The Investment Scientist

Are market prices an indicator of fundamentals or just feelings?

Posted on: July 25, 2012

Brain collage

I received this question from a subscriber to my monthly newsletter. To answer it, I must take a detour to our human brain structure.

We actually have three brains in our head!

In the center is the reptilian brain that we share with fishes, birds, and reptiles.  It deals mostly with “housekeeping” and instinct, such as body temperature and hunger. The fight-flight-freeze fear response is handled here as well.

In the middle is the mammalian brain that we share with dogs, cats, and horses. It deals with feelings and memories, such as fear.

What distinguishes humans from animals is the “cortex,” especially the “prefrontal cortex” that handles language, logic, numbers, etc.  It’s the thinking brain.

The more primitive is the brain, the more robust and automatic. It takes a lot of effort to read an annual report (using your thinking brain), but it takes much less effort to be fearful (using your mammalian brain) when prices are tumbling.  Many people sell their stocks when they are afraid; that’s their reptilian brains at work.

For as long as we humans have three brains in our head, market prices will be an indicator of fundamentals, feelings, and instinctive reactions.  To be a better investor, it’s crucial to be aware which brain is at work.

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2 Responses to "Are market prices an indicator of fundamentals or just feelings?"

In my experience when I invest based on my feelings, I get burned. About 6 years ago I got revved up about green energy. Windmills and solar panels danced through my head. I found a fund that was green and a couple of individual stocks. I lost my shirt because it was a well thought out, cerebral/emotional idea.

On the other hand, in December of 2008 I was vacationing in Phoenix, AZ. My friend is a fan of Cabela’s and especially their firearms department. I had never owned a gun and only fired one a few times. I witnessed people standing in line for 2 hours while ten salesmen tried to service the que. I had never seen anything like it before. It was like the grand opening of the first Dairy Queen. I realized there was something happening I was completely unaware of.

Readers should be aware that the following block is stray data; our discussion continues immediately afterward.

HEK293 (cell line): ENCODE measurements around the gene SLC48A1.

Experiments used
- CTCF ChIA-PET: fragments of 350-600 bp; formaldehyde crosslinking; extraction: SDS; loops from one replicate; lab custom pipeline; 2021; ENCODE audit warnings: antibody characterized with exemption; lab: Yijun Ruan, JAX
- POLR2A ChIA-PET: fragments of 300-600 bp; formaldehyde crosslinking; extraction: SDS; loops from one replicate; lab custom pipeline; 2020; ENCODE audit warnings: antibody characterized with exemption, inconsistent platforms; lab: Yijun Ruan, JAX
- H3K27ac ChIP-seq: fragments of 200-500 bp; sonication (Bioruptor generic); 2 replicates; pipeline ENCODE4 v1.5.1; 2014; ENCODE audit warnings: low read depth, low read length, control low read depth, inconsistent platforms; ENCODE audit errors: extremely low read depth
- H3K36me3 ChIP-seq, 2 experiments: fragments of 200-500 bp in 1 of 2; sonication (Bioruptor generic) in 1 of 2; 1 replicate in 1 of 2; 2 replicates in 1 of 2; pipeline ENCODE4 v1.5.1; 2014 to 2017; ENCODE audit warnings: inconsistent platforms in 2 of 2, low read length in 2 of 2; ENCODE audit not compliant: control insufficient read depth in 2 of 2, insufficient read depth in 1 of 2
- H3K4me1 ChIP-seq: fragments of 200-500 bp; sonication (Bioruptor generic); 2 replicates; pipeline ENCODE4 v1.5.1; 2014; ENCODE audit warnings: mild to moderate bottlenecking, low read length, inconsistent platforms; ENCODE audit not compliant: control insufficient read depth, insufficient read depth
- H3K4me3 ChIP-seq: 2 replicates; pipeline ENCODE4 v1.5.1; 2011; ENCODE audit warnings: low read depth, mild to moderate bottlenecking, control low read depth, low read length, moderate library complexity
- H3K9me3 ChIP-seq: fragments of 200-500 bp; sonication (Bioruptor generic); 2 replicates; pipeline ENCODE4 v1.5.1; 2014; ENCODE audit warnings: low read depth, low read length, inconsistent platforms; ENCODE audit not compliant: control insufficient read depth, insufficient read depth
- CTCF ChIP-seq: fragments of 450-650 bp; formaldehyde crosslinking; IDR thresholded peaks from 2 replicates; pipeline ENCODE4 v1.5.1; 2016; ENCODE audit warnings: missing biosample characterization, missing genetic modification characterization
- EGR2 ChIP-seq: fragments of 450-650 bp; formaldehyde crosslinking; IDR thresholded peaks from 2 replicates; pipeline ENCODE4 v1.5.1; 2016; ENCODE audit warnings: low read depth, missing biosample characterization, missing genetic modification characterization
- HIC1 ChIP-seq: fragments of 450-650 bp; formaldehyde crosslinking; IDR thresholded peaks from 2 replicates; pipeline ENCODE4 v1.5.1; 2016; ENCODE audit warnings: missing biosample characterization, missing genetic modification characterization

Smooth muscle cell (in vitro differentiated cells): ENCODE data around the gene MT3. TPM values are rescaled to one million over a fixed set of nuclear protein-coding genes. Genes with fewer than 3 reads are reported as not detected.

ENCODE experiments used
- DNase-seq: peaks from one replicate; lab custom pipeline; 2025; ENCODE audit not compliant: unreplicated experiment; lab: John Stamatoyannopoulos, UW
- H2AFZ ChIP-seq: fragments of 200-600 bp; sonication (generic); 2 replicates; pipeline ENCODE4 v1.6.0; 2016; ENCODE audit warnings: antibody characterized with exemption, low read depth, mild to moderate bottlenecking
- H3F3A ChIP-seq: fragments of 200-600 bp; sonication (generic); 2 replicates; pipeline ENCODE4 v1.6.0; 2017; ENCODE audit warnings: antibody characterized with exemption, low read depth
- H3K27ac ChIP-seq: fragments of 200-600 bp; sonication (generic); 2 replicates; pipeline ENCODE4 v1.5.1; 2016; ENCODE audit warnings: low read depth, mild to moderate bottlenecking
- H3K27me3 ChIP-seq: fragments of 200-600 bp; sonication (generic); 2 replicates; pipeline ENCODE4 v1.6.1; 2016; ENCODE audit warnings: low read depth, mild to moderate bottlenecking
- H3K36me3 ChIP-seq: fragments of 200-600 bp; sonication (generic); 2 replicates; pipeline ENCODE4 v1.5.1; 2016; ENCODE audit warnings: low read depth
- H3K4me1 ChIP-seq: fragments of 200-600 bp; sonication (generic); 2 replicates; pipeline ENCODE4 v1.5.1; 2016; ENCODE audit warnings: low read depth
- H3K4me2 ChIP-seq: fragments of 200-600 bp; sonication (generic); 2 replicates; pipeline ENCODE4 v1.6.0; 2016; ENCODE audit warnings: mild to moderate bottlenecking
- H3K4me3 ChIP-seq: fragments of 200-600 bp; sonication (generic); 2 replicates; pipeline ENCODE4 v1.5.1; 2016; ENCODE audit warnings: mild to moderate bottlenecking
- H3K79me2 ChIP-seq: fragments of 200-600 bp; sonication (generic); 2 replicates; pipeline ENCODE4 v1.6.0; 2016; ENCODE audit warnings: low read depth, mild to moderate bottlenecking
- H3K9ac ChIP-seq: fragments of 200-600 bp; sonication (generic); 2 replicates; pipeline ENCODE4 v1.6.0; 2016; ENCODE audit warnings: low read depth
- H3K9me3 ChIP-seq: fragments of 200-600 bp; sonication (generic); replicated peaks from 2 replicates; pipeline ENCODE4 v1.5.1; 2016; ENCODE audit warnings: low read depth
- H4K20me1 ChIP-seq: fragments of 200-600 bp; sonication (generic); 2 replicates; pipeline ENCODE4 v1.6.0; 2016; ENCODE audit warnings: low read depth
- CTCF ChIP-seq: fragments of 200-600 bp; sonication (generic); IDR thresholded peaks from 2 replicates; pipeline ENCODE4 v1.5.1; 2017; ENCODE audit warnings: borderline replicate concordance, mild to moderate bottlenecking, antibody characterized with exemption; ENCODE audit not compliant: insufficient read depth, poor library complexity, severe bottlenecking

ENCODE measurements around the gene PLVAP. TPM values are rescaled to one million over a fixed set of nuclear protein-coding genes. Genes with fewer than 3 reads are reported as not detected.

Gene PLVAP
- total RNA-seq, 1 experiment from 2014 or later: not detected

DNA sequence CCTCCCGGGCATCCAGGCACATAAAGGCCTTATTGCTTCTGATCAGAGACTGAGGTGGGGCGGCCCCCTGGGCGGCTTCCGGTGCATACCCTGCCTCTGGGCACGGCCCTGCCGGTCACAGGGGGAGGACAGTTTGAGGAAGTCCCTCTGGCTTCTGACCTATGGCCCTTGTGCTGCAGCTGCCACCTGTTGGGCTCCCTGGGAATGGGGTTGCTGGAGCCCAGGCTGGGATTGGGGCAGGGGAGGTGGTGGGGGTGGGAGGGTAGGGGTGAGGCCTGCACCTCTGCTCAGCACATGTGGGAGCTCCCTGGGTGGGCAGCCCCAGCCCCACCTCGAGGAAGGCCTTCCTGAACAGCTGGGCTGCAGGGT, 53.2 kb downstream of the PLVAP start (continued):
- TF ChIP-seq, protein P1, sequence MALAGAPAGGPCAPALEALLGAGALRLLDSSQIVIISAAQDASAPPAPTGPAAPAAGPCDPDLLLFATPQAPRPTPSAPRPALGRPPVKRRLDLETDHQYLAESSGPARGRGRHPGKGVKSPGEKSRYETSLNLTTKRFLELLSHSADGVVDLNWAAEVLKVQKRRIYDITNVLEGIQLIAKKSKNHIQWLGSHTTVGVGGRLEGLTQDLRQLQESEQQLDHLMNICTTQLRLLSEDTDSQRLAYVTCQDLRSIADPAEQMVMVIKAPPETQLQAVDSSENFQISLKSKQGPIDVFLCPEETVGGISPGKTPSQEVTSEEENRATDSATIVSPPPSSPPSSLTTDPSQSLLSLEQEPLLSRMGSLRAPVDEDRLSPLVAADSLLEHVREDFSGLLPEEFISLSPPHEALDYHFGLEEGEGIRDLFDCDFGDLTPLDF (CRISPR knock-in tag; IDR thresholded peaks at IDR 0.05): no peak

When I returned I looked around for an American firearms company that was poised to grow with this customer demand. There were two Smith & Wesson (SMHC) and Sturm, Ruger, & Co. (RGR). I did some home work and at that time I chose RGR. I purchased them at about 11.50/sh. It is hard to tell exactly how much the gains are over the last three years because I was in and out riding the bumps. Later I add SWHC just in time for a 500% rise.

What brain was I using. The cold hearted calculating exploit human nature brain. Everybody knows solar and wind energy are vast improvements to oil and gas…until you have to pay for the energy. With guns, people are afraid of what’s coming. If the worst case scenario happens they want to protect what’s theirs.

Ron, thanks for you stories illustrating my point. They are interesting stories.

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Author

Michael Zhuang is principal of MZ Capital, a fee-only independent advisory firm based in Washington, DC. He is also a regular contributor to Morningstar Advisor and Physicians Practice. To explore a long-term wealth advisory relationship, schedule a discovery meeting (phone call) with him.



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